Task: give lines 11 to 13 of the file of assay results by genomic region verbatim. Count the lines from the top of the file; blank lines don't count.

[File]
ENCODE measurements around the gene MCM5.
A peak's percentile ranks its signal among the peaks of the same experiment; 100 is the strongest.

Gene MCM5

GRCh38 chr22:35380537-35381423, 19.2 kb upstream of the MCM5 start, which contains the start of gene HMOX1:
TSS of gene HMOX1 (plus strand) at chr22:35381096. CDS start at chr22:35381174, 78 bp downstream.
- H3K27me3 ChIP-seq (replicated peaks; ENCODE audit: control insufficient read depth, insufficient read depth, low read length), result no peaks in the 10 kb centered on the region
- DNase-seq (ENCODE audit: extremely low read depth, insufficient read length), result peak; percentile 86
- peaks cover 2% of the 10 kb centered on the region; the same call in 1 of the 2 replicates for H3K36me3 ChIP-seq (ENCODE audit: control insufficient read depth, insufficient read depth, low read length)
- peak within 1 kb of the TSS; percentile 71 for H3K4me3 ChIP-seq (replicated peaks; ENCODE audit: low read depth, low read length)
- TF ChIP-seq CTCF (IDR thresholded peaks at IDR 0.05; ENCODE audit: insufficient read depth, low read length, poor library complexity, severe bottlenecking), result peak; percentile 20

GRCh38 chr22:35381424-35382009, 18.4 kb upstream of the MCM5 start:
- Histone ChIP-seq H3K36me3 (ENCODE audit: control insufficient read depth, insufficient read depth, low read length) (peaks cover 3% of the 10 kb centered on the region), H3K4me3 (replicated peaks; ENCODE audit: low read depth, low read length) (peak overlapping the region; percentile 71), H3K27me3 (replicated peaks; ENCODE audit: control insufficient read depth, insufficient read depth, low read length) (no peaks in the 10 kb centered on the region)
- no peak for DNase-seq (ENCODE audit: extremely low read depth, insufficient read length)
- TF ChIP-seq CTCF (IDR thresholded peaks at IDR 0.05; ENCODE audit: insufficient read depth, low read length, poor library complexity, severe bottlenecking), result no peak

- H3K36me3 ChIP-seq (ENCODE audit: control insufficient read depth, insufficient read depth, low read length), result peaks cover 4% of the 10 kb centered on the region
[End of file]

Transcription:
GRCh38 chr22:35381424-35382009, 18.4 kb upstream of the MCM5 start:
- Histone ChIP-seq H3K36me3 (ENCODE audit: control insufficient read depth, insufficient read depth, low read length) (peaks cover 3% of the 10 kb centered on the region), H3K4me3 (replicated peaks; ENCODE audit: low read depth, low read length) (peak overlapping the region; percentile 71), H3K27me3 (replicated peaks; ENCODE audit: control insufficient read depth, insufficient read depth, low read length) (no peaks in the 10 kb centered on the region)
- no peak for DNase-seq (ENCODE audit: extremely low read depth, insufficient read length)